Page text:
Nikki came across the Ewing’s Sarcoma Research Trust, a UK-based charity set up by Matt Shortt who was diagnosed with Ewing’s in November 2007 and underwent fourteen cycles of chemotherapy and a below-knee amputation of his right leg in March 2008.
Two years after the completion of Matt’s treatment (October 2010), he suffered a relapse and has undergone further intensive chemotherapy and surgery, this time to his lung.
While receiving his second course of treatment that he decided he needed to do something positive to tackle this disease. So in February 2011, the idea was discussed with a number of healthcare professionals and other charities, resulting in a Board of Trustees ‘volunteering’ to make Matt’s idea and vision a reality.
Matt ended up featuring Nikki’s story on his website which, she said, was a ‘great personal’ honour to her.
“The fact that I chose to support a UK-based charity shows how little people even know about Ewing’s in this country,” said Nikki.
“At the start of the summer I began to organising a lot of fund-raising, but it got too much and I realised I was out of my depth and lost a bit of confidence, but rather than not doing anything at all, I decided I would focus on creating awareness.”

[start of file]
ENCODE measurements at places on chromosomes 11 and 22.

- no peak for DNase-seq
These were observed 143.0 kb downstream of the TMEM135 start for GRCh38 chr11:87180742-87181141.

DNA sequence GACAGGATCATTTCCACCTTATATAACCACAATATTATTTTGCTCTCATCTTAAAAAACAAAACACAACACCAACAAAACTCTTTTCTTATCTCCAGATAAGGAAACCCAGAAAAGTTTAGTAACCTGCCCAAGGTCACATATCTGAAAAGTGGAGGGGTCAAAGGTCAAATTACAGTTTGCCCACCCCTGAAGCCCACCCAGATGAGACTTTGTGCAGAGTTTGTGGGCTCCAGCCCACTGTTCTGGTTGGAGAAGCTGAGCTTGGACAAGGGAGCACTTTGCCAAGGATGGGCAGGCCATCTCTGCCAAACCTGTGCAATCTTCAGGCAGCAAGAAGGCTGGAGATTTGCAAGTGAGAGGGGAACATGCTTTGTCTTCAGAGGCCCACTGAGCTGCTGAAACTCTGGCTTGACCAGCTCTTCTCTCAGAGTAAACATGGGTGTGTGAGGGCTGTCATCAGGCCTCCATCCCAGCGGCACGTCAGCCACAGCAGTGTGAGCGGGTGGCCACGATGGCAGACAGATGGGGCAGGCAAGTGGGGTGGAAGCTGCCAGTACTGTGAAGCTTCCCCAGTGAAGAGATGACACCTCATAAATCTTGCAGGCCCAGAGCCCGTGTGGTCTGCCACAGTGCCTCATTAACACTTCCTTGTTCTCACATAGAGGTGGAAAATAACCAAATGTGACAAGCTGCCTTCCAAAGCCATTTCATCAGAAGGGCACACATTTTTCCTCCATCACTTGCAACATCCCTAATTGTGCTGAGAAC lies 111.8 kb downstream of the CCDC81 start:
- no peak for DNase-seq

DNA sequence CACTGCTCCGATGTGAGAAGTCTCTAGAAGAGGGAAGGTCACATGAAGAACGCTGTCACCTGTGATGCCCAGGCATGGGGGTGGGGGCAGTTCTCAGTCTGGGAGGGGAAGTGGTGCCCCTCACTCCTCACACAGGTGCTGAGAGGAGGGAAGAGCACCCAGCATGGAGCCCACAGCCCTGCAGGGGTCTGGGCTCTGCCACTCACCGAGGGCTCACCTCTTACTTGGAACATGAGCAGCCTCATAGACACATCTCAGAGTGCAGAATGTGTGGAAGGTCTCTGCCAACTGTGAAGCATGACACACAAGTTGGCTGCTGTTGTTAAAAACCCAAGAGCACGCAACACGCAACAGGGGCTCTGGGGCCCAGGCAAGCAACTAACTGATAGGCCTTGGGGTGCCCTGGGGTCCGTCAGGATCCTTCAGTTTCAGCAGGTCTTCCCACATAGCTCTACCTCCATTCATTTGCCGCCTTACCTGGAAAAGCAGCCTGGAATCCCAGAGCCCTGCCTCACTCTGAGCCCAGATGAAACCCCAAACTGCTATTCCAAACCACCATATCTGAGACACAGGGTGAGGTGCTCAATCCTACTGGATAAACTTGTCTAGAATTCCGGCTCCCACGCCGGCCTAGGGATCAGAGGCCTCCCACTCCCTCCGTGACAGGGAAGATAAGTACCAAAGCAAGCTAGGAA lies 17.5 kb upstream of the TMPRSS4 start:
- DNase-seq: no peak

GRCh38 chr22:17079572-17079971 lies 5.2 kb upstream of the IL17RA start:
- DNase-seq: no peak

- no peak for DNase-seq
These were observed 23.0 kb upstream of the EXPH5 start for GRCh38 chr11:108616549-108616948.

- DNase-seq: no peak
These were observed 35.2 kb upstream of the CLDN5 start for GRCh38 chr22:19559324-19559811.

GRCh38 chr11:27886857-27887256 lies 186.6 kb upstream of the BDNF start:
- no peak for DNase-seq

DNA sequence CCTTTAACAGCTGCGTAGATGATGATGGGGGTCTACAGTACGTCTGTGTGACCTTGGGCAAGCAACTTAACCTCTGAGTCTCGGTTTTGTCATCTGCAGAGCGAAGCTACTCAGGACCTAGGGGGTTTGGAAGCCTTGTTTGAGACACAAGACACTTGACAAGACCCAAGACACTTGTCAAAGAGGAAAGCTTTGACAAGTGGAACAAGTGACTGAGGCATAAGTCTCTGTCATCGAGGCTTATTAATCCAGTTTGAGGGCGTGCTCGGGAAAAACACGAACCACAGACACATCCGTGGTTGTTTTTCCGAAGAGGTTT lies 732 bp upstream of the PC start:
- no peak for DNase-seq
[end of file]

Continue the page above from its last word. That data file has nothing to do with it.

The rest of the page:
Nikki was inspired by friends such as Lorraine Boyce and Emma Boylan who kept themselves fit and healthy and she was motivated to get fit herself and by doing so inspire others.
Nikki approached Michael Black of Optimal Fitness in Letterkenny to see if he would be interested in helping her gain a good level of fitness.
“I have so many disabilities, I will be on crutches for the rest of my life, but my motto is if I can physically do it, I will do it. At the moment we are trying to get me to a normal level of strength as I have lost so much strength and muscle on my right side.”
Nikki created a blog and Twitter account and is about to set up a Facebook page. She has begun making weekly videos cataloguing her progress.